Would the neutron not play a significant role in forming the shape of the atom? Is this what keeps the electrons and protons apart? Is this what creates all of the electron shells?

No, it does not play a significant role, because the nucleus is too small, and because magnetic interactions are completely dominated by the electrostatic interaction between the nonzero charges of the electrons and the protons. This is a clear consequence of "all of the complicated equations and theories" which you cavalierly "put aside"; you only get to do that if you then take the results at face value and without questioning. If you want to ask anything more, then it's all in those equations that you don't like.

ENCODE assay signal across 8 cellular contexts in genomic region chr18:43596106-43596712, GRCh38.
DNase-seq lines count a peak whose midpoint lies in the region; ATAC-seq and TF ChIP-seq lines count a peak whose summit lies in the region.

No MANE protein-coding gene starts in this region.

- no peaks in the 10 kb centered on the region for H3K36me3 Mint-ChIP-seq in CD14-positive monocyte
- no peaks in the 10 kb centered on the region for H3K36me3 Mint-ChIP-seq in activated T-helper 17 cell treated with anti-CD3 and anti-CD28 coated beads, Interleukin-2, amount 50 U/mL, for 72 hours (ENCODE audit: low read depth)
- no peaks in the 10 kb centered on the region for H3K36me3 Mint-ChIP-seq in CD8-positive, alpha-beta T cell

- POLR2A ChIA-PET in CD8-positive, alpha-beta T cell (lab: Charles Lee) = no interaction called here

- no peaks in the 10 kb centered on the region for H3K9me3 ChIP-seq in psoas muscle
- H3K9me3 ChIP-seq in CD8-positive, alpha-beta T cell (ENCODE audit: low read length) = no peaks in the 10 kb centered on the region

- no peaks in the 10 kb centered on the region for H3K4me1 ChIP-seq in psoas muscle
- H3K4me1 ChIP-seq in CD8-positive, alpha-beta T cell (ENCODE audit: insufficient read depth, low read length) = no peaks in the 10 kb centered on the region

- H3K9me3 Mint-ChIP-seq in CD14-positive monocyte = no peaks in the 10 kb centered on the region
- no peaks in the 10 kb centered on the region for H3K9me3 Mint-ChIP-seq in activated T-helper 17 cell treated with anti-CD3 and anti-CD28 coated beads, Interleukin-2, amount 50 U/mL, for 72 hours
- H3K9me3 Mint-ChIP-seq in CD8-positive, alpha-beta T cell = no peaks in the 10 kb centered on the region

What we get from those equations regarding the role of nuclear magnetism is that they do have a determining role in hyperfine structure, which is less important than fine structure, which is itself a detail on the overall structure of the electron shells. It does have an effect, and it has been calculated to any degree you care to name. It's just much less important than a lot of other stuff.

More generally, you seem to be confusing the structure of atoms with the structure of nuclei: the former is primarily about the dynamics of the electrons around the nucleus, while the latter is where the neutron gets to play. The radioactivity of tritium you mention in your last paragraph is an example of nuclear physics, not atomic physics. (And, moreover, tritium doesn't "give off visible light", it produces beta radiation and to the extent that beta lights produce light it's because of the use of a phosphor.)